Cheers, Dave

      1. Because singles weren’t as important by the time I popped out of the womb, I really like doing compilation albums to try to imagine what it was like to wait for and really get to know one song. Technological advancements have been kind of a mixed blessing, because now that we have access to everything anytime we want it, a moment like you describe—hearing a new single burst through a radio from a far and distant place—are very special moments.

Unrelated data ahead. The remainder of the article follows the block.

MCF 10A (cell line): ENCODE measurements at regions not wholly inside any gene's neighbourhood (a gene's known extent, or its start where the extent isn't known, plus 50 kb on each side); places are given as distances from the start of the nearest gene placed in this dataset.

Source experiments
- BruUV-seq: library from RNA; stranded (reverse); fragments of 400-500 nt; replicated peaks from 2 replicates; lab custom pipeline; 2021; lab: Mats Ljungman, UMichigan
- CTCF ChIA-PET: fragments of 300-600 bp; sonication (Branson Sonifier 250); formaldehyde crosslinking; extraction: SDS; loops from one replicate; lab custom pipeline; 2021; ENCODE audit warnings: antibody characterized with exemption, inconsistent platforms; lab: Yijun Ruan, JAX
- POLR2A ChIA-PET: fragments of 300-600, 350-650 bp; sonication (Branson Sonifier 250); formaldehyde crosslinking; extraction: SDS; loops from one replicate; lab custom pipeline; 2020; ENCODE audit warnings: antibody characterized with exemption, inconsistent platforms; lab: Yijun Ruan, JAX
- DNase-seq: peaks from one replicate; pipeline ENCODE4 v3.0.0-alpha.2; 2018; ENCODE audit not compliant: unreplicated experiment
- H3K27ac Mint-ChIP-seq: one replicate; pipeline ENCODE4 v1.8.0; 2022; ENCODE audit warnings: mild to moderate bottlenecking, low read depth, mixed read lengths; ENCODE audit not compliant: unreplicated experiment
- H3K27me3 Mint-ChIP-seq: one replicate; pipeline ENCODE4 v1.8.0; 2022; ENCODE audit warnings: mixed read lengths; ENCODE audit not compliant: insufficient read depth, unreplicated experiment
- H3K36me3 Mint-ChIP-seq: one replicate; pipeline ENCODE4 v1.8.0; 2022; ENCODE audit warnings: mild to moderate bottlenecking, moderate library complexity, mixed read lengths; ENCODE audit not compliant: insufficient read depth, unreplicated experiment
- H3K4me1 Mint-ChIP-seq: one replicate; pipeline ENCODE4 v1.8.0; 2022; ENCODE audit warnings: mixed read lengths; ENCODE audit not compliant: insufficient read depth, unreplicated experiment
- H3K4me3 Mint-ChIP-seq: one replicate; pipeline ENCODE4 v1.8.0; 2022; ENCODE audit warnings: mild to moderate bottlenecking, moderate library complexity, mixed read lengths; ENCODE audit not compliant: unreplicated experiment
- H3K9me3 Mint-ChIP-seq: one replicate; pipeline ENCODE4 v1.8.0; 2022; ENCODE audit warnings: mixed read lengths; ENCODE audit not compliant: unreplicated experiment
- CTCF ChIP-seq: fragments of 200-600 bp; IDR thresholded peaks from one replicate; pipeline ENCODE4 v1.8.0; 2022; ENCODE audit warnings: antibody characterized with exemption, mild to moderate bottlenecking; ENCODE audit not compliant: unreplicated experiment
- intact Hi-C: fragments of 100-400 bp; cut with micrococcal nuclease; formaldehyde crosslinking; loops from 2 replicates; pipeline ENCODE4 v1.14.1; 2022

I list several in my “Guilty Pleasures” post that would confirm Noel Coward’s observation. Of those on your list, I’ve reviewed Waterloo Sunset, Angel of the Morning, Love Child and Hey Jude in various reviews. Odd that with all the Tull reviews I’ve done I’ve never reviewed “Living in the Past.” Haven’t done the Raspberries either. I don’t think I’ll ever get to all the reviews I want to do.

        I do think “Things We Said Today” is a better application of the key change. It fits the assertiveness of the lyrics in the bridge. Cheers!